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Clumping factor B is an important virulence factor during Staphylococcus aureus skin infection and a promising vaccine target

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posted on 22.04.2019 by Keenan A. Lacey, Michelle E. Mulcahy, Aisling M. Towell, Joan A. Geoghegan, Rachel M. McLoughlin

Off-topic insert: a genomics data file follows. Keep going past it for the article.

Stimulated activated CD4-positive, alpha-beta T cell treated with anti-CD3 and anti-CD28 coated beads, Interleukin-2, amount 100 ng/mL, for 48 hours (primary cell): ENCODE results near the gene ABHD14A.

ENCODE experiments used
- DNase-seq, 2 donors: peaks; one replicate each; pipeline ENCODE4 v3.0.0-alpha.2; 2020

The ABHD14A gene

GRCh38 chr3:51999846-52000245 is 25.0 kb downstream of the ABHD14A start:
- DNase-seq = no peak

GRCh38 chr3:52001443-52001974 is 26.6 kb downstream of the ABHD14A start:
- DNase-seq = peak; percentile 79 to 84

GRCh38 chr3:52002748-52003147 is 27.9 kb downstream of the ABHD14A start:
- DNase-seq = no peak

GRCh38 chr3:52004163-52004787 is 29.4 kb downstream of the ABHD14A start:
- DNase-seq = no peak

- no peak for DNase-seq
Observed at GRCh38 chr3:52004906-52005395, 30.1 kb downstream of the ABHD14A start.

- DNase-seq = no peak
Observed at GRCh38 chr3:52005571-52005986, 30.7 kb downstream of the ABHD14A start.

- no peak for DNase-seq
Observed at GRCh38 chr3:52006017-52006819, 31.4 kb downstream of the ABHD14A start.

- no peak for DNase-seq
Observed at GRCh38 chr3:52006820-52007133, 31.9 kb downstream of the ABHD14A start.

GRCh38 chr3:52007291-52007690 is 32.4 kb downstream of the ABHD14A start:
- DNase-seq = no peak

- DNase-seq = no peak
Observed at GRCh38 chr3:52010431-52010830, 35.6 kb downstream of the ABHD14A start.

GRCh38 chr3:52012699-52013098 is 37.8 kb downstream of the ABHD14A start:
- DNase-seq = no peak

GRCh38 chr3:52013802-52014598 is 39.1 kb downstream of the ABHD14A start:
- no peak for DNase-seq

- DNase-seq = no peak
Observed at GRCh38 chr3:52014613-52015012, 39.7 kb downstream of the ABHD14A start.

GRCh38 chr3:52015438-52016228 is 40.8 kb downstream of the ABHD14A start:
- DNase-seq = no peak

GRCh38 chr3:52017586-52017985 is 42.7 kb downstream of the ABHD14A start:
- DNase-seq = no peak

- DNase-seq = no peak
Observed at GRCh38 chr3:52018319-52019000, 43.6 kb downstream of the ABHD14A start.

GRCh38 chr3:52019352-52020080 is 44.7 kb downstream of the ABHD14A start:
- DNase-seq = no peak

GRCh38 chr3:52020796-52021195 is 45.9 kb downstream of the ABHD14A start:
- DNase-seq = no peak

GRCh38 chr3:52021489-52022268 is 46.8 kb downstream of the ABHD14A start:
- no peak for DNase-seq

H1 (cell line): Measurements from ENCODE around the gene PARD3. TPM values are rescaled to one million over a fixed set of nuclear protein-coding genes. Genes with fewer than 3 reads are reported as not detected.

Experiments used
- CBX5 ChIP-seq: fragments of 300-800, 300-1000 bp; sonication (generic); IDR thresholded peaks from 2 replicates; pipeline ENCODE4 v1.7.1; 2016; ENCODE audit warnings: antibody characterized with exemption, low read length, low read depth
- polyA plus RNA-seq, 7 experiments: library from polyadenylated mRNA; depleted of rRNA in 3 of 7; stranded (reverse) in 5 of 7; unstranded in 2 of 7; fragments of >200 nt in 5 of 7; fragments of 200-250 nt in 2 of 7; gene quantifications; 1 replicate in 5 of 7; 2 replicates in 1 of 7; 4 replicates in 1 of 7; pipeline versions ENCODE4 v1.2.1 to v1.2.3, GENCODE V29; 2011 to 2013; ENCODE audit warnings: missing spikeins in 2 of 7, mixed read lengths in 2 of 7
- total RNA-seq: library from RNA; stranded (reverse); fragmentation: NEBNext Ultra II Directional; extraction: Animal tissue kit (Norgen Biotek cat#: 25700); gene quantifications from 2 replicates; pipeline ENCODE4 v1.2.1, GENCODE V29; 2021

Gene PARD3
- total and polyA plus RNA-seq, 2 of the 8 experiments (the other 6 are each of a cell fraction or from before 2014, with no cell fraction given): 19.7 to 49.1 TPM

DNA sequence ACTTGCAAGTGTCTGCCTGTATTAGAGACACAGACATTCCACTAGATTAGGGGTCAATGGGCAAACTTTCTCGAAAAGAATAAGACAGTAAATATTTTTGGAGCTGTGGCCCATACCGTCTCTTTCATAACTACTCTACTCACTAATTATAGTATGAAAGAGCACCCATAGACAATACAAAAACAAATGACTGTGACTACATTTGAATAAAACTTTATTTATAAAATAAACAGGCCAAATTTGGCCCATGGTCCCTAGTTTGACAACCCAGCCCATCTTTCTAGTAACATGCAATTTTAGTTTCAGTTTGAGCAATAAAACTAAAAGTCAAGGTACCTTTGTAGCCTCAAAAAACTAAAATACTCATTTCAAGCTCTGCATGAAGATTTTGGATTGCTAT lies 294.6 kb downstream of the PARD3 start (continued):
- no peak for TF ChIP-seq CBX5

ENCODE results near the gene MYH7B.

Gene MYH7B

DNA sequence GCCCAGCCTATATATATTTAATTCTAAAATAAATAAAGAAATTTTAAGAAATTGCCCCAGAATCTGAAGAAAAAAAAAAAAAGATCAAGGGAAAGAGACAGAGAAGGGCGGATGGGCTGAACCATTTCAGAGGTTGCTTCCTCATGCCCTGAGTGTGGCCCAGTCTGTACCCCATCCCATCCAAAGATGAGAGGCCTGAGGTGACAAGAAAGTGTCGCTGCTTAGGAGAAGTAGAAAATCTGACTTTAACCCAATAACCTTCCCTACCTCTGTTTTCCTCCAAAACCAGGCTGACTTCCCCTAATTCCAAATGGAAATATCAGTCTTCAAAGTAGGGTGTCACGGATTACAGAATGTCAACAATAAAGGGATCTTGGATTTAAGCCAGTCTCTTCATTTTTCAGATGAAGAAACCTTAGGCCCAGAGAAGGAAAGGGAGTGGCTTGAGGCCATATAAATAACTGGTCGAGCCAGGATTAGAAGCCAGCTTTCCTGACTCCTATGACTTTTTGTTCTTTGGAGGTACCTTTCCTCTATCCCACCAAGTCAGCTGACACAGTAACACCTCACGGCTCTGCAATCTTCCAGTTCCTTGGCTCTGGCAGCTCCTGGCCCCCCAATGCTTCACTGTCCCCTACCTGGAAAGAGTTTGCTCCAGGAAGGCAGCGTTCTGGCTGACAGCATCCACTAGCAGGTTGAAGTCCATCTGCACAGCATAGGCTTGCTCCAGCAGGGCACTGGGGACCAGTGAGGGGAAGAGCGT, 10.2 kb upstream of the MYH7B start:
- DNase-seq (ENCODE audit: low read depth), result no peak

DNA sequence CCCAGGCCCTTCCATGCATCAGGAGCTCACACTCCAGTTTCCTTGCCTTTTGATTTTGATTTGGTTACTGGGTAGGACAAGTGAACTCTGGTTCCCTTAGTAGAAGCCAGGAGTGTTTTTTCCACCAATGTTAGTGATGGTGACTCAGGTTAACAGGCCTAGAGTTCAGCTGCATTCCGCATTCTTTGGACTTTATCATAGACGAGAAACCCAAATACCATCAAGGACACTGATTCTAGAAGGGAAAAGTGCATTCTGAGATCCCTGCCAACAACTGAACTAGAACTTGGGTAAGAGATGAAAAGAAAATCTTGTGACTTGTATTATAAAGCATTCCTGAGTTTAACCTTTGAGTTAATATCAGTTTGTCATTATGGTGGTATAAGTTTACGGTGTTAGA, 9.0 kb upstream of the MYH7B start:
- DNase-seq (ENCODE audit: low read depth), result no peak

Staphylococcus aureus expresses a number of cell wall-anchored proteins that mediate adhesion and invasion of host cells and tissues and promote immune evasion, consequently contributing to the virulence of this organism. The cell wall-anchored protein clumping factor B (ClfB) has previously been shown to facilitate S. aureus nasal colonization through high affinity interactions with the cornified envelope in the anterior nares. However, the role of ClfB during skin and soft tissue infection (SSTI) has never been investigated. This study reveals a novel role for ClfB during SSTIs. ClfB is crucial in determining the abscess structure and bacterial burden early in infection and this is dependent upon a specific interaction with the ligand loricrin which is expressed within the abscess tissue. Targeting ClfB using a model vaccine that induced both protective humoral and cellular responses, leads to protection during S. aureus skin infection. This study therefore identifies ClfB as an important antigen for future SSTI vaccines.

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